#2 Cure:  If you smell gas the engine may be flooded. In this case, press the accelerator pedal to the floor and keep it steady, then turn the key. DO NOT pump the peddle or you will flood the carburetor again. If you have a carbureted car, this opens the throttle and also the choke a bit. Doing this, sends in a lot of air to help un-flood the engine. And if you have a fuel injected car, this also works because you're letting the car's computer know that the engine is flooded. So the car's computer will automatically cut the fuel flow dramatically.

#3 Cure:  This next cure isn't an instant fix for your car (and is a little more advanced) but we thought it was still worth mentioning. Take a look at your owner’s manual to find the location of the fuel pump relay. Or it can also be found on the legend of the under-hood fuse box cover. Once you find it, pull the fuel pump relay straight up. You will then have to find another relay with the same part number and exchange it with the fuel pump by pushing it straight down the socket. Start the engine after trying this.

#4 Cure:  Last resort is to trick the computer. A vacuum leak or a temperature sensor that is not working correctly results in an air/fuel mixture that’s too weak to startup a cold engine. Press down halfway on the accelerator and start the engine. That method will trick the computer into adding more fuel.


If your car is simply not starting because your battery is dead, we wanted to also include these simple instructions for how to PROPERLY jump start your car.

We actually see incorrect information regarding this online sometimes. So make sure you follow these correct (and safe) instructions to get your car to start if your battery is dead...

Here are safe instructions on how to jump start a car:                                  

#1 You will need a set of jumper cables. Store them in your car for emergencies.

#2 Call a friend or someone to help with this procedure because you will need someone to bring over a second car. Both cars are to be in “Park” or “Neutral” with ignitions off and emergency brakes on.

#3 Remove the caps from unsealed batteries. Explosive hydrogen gas is produced in batteries and a spark could set it off.  With the caps off there cannot be a hydrogen gas build up and an explosion is averted. Sealed batteries have safety valves so no caps need to be removed on these.

#4 You will next connect the jumper cables from your dead battery to the other car’s battery. The RED CLIPS of the jumper cables are at either ends of the POSITIVE cable and the BLACK CLIPS are at either ends of the NEGATIVE cable. The order of attachment is important so please pay attention to the next steps.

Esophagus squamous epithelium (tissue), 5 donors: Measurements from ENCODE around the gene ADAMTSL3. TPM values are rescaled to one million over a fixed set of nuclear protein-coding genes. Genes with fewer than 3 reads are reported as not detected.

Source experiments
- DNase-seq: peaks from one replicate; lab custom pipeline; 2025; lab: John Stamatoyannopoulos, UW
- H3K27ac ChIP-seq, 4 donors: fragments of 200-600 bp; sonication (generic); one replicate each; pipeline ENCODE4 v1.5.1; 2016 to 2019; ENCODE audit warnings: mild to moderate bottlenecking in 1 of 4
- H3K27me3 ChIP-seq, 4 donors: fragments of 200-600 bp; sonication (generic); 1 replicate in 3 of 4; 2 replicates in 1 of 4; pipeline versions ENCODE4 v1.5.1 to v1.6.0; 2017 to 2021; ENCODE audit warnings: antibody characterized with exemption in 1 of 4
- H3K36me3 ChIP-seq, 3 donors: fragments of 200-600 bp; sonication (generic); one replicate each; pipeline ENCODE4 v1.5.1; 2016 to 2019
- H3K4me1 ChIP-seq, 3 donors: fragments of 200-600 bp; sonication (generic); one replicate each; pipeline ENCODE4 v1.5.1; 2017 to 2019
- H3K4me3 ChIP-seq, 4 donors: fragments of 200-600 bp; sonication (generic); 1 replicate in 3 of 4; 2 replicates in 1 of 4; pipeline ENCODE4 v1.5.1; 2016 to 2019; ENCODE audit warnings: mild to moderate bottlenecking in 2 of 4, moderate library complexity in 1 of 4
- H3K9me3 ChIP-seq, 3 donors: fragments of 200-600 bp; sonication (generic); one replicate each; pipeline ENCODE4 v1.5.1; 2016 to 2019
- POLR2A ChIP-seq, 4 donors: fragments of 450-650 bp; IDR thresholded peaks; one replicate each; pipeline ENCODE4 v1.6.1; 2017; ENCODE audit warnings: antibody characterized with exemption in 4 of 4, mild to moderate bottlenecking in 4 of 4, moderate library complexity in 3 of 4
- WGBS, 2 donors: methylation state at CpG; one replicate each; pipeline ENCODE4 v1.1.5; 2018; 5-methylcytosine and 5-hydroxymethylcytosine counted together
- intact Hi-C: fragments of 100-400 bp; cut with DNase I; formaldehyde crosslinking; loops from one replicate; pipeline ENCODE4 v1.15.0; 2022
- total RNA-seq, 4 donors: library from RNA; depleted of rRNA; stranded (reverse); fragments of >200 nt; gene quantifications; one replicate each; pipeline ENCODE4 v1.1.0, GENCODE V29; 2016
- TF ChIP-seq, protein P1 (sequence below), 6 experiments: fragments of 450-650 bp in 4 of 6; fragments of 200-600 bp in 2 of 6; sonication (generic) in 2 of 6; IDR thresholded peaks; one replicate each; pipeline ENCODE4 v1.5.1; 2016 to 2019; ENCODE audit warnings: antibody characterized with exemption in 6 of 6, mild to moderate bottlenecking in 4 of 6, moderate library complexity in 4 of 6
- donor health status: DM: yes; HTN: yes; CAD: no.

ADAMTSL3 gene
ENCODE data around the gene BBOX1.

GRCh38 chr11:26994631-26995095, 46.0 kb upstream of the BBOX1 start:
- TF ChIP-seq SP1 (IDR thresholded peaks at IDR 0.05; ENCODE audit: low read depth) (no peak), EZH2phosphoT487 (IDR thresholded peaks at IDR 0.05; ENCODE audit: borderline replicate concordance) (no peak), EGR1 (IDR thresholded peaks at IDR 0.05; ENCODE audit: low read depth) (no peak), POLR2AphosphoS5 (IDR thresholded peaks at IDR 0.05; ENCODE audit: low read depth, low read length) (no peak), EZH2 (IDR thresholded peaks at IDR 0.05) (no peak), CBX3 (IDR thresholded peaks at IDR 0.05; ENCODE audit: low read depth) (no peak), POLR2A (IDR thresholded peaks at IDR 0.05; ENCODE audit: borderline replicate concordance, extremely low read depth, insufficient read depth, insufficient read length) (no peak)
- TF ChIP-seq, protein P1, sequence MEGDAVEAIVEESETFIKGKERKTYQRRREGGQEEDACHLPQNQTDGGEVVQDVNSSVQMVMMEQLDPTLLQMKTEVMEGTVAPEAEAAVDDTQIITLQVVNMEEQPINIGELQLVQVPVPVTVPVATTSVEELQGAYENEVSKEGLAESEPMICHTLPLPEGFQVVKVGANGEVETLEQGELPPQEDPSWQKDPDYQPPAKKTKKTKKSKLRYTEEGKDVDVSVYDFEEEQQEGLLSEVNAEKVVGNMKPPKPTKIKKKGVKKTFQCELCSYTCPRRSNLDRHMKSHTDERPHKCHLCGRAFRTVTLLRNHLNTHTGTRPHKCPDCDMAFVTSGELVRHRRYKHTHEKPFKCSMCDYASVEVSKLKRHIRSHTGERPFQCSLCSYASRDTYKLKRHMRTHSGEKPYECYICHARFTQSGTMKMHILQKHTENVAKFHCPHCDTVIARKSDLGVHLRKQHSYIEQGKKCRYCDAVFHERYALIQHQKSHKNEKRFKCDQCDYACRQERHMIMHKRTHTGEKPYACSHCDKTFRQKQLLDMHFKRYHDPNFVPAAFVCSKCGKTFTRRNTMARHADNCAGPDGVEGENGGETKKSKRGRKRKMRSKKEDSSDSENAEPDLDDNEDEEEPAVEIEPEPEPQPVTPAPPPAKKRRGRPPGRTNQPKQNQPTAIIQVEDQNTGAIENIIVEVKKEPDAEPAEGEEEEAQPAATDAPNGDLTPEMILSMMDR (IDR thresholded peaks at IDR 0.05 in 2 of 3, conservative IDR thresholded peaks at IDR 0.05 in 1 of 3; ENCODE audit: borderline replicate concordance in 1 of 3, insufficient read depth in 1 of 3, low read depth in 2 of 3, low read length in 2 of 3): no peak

#5 FIRST attach the red clip to the POSITIVE terminal of your battery. Identifying the POSITIVE terminal is easy - it will either have “POS” or “+” on it OR it will be the bigger terminal (and the negative terminal will be smaller).

#6 The other end with the red clip will be attached to the POSITIVE terminal of your friend’s or helper’s car.

#7 Next, proceed to attach one of the black clips to the NEGATIVE terminal on your friend’s or helper’s car. The other black clip must be attached to a metal unpainted surface on your car that isn’t near the carburetor (if your car has one) or the battery.

View Diagram 1 below:

Diagram 1

#8 Start your vehicle.  If it is not starting, check the jumper cables and make sure they’re connected correctly. Then have your friend or helper run their car engine for five minutes. Next, try starting your car again. If this does not work for you then your car battery needs to be reconditioned or replaced.

#9 If this procedure did help your car start, do not shut off your engine right away. Instead, drive for while to give the battery the opportunity to recharge.

EXTRA TIP:  If the alternator light stays on OR if the the gauge on the dashboard continues to show “Discharge” after the car has been running, tighten the fan belt so that the alternator can run properly. If you keep having trouble with your battery going dead you will need a professional to check on the battery and the alternator.

WARNING: If the light on the gauge reads “Warning” check it out immediately and don’t drive around with the warning signal on – act on it.  That’s the purpose of the gauges - to protect you!